Tjunguṉutja – The Stunning Papunya Exhibition

Tjunguṉutja – The Stunning Papunya Exhibition

Ian Plunkett reflects on the exhibition of early Papunya works on display in Darwin.

Tjungunutja Papunya exhibition

The Museum and Art Gallery of the Northern Territory have put together an extraordinary exhibition of paintings from the early works from Papunya. It is called Tjungunutja which means “having come together”.

This is a seminal exhibition. I hope that it tours nationally –  it deserves to. The works go right back to the very beginning of the Indigenous fine art movement in the Central Desert, which started in 1971. It has some of the first and the earliest paintings and boards produced by Indigenous artists in this region of Australia.

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The depth of work is impressive; there must be two hundred paintings along with important correspondence from Geoffrey Bardon.

For those who don’t know much about it, Geoffrey Bardon was a school teacher during those critical years at Papunya , which is some 240 km west of Alice Springs. Some of the senior male artists had painted a mural on the school wall, with traditional motifs and stories about the Honey Ant Dreaming. This caught the imagination of the whole community.

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Geoffrey Bardon played a vital role in all this. He encouraged a group of about thirty artists to start recording their stories and paintings in a more permanent medium, using artists paints on board. They ended up painting on almost anything they could find. Their work was really about preserving the stories for future generations, just as they’d done at the school.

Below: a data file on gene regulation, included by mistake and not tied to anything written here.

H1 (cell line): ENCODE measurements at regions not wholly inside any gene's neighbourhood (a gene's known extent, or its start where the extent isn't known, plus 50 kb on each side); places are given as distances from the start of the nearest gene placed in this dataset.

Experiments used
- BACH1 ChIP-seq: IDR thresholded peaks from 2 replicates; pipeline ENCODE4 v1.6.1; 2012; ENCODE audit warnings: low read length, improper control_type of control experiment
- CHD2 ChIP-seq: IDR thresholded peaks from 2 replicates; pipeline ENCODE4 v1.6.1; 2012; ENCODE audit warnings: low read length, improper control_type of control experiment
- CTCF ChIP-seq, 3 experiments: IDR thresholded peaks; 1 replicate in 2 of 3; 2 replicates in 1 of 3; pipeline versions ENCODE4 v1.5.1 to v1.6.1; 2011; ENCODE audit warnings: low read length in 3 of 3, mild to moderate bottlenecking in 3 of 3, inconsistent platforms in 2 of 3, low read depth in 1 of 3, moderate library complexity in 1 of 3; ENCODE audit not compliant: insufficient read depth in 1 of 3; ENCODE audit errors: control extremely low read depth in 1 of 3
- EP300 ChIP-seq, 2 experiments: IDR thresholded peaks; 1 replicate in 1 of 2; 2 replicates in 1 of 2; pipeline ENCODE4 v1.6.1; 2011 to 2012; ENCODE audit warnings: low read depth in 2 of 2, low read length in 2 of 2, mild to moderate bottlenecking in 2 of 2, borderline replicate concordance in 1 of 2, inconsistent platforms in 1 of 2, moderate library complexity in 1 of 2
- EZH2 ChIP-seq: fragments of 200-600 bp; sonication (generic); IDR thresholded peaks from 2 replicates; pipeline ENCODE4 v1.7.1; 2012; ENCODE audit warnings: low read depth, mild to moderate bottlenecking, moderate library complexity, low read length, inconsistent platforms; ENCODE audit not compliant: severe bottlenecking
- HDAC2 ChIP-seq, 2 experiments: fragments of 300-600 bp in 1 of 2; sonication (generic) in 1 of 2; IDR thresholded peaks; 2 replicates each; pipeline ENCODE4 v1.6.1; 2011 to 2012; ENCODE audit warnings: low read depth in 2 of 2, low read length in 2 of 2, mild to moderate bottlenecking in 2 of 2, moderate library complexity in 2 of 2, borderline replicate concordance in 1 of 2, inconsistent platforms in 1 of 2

Little did anyone know that this work would also capture the imagination of the art market, as well as communities all around the world. It is worth remembering that this material relates to the oldest continuous culture on the planet.

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Here they were recording their stories, mythologies, dreamings, in this unusual art form that had never been seen before. It is remarkable to walk into that gallery and see all these early boards, shields and paintings. It was also wonderful to see the correspondence from Geoffrey Bardon, when he’s writing to the community, after he had to leave due to illness. It’s a privilege to have seen it and to have experienced it and stood in the middle of those remarkable boards.

My congratulations to the curators Long Jack Philipus Tjakamarra, Michael Nelson Jagamarra AM, Sid Anderson, Bobby West Tjupurrula, Joseph Jurrah Tjapaltjarri and Luke Scholes, Curator of Aboriginal Art MAGNT. To all of you, I want to say this.

I thought it was a fantastic exhibition and I’ll never forget it.

Tjunguṉutja will be on display at The Museum and Art Gallery of the Northern Territory in Darwin until the 18 February 2018.

Read More: Australian Aboriginal Ochre Painting

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